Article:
Report findings to Journals.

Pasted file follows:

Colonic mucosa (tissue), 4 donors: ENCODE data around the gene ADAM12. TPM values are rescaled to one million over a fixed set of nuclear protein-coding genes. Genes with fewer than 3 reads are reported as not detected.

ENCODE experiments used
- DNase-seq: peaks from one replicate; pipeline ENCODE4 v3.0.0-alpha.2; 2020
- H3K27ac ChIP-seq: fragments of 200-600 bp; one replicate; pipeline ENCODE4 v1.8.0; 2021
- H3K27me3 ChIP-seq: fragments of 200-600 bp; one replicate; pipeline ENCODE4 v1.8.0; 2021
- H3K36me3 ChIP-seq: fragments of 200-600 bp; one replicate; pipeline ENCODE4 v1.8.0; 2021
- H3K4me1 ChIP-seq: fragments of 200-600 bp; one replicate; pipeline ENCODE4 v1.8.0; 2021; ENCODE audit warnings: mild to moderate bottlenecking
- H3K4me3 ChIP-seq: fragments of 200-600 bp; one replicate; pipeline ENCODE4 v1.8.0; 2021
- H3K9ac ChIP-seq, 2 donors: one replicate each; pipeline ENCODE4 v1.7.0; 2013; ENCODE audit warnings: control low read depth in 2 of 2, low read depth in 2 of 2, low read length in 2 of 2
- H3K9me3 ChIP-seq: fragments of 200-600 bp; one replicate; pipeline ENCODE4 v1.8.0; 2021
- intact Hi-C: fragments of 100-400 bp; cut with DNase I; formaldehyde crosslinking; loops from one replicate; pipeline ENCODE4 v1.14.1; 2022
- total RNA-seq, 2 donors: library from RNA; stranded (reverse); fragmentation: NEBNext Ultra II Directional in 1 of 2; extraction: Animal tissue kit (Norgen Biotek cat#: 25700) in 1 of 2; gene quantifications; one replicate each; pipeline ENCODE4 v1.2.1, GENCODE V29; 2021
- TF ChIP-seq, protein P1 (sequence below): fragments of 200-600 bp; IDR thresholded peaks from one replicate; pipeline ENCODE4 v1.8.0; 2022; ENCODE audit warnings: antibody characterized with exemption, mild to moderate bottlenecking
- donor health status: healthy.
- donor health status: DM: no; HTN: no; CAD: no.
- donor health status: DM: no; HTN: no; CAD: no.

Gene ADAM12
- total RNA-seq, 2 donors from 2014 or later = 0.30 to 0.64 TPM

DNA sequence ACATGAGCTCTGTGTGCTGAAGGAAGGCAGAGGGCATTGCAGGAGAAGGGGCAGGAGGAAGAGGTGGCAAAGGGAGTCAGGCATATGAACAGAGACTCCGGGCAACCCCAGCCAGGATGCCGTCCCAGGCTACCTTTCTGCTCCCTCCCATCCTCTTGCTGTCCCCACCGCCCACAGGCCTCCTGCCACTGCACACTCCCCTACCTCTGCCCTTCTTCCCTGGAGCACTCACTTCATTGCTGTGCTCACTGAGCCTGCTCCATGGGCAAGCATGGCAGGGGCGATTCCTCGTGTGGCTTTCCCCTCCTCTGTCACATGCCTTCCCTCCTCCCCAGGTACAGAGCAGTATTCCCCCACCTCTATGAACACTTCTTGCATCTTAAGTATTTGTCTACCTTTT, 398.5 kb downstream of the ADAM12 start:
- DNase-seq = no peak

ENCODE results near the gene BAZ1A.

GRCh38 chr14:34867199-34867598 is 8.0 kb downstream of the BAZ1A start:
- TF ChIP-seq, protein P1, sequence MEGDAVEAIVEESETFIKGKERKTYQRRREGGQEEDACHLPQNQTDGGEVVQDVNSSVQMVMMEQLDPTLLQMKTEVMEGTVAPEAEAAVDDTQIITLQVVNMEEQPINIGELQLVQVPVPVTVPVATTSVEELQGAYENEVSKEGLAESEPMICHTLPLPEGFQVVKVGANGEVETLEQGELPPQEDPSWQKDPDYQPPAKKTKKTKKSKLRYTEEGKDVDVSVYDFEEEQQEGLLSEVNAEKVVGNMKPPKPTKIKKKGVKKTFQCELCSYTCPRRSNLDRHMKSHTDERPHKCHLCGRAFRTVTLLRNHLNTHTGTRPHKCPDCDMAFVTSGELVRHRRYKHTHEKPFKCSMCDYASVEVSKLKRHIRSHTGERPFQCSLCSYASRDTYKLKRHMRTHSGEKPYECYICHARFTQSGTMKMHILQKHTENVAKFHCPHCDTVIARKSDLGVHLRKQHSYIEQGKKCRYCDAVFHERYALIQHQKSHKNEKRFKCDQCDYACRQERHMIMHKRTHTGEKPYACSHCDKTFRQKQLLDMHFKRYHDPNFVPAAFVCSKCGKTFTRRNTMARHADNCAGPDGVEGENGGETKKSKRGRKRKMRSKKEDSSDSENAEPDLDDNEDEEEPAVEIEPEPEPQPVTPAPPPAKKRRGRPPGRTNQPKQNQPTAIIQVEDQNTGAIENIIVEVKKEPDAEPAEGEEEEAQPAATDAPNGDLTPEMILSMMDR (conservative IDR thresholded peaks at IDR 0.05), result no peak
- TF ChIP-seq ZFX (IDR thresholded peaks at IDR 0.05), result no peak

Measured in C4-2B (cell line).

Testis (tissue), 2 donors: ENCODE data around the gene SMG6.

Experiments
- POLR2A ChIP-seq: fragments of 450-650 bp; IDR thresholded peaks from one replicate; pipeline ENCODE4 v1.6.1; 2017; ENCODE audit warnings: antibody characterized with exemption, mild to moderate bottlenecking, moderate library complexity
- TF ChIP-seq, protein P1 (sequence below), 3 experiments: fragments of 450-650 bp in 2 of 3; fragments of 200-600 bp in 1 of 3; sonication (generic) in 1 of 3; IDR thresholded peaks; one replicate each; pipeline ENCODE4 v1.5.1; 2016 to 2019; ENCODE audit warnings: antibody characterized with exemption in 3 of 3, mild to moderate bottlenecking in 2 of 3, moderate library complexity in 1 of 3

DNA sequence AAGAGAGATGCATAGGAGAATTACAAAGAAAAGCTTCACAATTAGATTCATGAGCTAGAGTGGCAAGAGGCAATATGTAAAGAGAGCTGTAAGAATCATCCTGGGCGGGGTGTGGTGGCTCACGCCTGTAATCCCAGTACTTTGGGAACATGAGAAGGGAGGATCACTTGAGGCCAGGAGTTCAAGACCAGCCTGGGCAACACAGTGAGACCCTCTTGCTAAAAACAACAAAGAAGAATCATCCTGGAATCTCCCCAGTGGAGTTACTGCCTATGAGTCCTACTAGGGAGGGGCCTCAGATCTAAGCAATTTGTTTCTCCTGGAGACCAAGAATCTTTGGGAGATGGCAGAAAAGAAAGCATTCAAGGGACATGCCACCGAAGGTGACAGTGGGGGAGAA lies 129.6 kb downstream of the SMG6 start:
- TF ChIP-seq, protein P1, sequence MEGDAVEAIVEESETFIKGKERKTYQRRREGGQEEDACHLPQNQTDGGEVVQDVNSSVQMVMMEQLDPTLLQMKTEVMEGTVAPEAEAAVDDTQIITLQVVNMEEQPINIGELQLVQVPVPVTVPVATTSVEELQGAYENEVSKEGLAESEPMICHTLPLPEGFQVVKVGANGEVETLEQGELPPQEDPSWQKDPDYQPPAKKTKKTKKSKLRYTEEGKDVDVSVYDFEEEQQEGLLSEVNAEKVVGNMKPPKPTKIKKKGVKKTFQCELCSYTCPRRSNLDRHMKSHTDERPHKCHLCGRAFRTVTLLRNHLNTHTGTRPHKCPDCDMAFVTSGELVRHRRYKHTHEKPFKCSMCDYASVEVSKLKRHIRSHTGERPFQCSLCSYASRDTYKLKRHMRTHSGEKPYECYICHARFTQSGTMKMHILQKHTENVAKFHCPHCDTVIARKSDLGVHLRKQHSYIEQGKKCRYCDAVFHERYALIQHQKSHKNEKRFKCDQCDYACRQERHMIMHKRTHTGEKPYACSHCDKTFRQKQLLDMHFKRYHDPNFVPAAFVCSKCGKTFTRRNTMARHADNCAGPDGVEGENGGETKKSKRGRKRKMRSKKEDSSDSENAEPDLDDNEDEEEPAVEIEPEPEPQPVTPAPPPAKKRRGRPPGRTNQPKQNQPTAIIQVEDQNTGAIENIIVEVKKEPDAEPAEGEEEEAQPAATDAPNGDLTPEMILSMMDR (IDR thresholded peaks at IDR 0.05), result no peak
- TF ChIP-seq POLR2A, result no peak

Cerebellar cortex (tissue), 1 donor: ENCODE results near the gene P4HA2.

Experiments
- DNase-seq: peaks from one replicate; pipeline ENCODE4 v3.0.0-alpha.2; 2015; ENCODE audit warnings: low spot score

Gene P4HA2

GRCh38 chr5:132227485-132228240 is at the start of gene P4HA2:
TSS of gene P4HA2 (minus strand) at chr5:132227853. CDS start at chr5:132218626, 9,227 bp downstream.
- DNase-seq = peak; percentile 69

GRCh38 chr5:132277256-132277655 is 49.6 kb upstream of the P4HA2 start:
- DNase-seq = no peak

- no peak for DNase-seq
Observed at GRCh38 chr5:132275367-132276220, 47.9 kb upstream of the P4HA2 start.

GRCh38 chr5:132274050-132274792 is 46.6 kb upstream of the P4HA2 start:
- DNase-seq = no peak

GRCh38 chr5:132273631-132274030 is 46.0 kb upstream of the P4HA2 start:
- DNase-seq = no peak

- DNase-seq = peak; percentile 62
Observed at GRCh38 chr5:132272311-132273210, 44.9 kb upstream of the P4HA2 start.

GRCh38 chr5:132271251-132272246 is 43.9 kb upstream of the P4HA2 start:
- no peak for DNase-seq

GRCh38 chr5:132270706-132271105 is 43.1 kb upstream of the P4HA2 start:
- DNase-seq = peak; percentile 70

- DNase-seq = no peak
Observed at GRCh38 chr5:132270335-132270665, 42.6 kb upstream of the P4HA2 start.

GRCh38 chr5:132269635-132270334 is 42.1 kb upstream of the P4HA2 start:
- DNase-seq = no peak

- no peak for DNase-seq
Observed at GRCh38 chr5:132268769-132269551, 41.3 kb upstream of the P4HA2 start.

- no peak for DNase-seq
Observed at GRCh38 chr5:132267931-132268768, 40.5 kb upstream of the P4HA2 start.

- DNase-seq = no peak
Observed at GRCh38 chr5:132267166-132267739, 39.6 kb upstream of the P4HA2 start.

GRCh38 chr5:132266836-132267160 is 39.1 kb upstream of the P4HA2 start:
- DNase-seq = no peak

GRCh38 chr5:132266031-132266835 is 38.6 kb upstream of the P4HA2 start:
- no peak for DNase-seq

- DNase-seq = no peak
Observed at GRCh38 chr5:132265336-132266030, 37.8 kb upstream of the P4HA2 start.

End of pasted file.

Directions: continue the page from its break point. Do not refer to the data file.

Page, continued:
We've learned how to run experiments, but what about our findings? It would be a shame to throw all the lovely information away. Scientist uses Journals to export experiment data into a range of different data-stores. Right now, the project is young, and there are very few Journals, but as the projects progresses, there will be Journals for Redis, Elasticsearch, MySQL and more. By throwing your data into a datastore, we can examine and chart it with a tool such as Grafana or Kibana. We can find patterns in our trials, and determine whether our experiments have been valuable. To create a Journal, we need to implement the `Scientist\Journals\Journal` interface. Here's an example. [block:code] { "codes": [ { "code": "<?php\n\nnamespace MyApp;\n\nuse Scientist\\Report;\nuse Scientist\\Experiment;\nuse Scientist\\Journals\\Journal;\n\nclass RedisJournal implements Journal\n{\n /**\n * Dispatch a report to storage.\n *\n * @param \\Scientist\\Experiment $experiment\n * @param \\Scientist\\Report $report\n *\n * @return mixed\n */\n public function report(Experiment $experiment, Report $report)\n {\n\t\t\t // Ship experiment information across to Redis (for example).\n }\n}\n", "language": "php" } ] } [/block] The experiment instance is the experiment that has been executed. The instance contains a number of getters for useful properties. The report instance will be covered in detail in the next chapter. Journals use the observer/observable pattern, and thus need to be registered to Laboratory before they will receive experiment data. [block:code] { "codes": [ { "code": "<?php\n\n$laboratory->addJournal(new \\MyApp\\RedisJournal);\n\n// OR\n\n$laboratory->setJournals([\n new \\MyApp\\RedisJournal,\n new \\MyApp\\AnotherJournal\n]);", "language": "php" } ] } [/block] As you can see, you can use the `addJournal()` method on the Laboratory to register new journal instances for reporting. Alternatively, you can use the `setJournals()` method with an array of Journal instances to set many Journals at once. All registered Journals will receive *all* experiment results. That's all there is to it! I'm hoping that lovely people will contribute a bunch of re-usable Journals for common data storage systems. *When* this happens, I'll update this page with a list of links to them.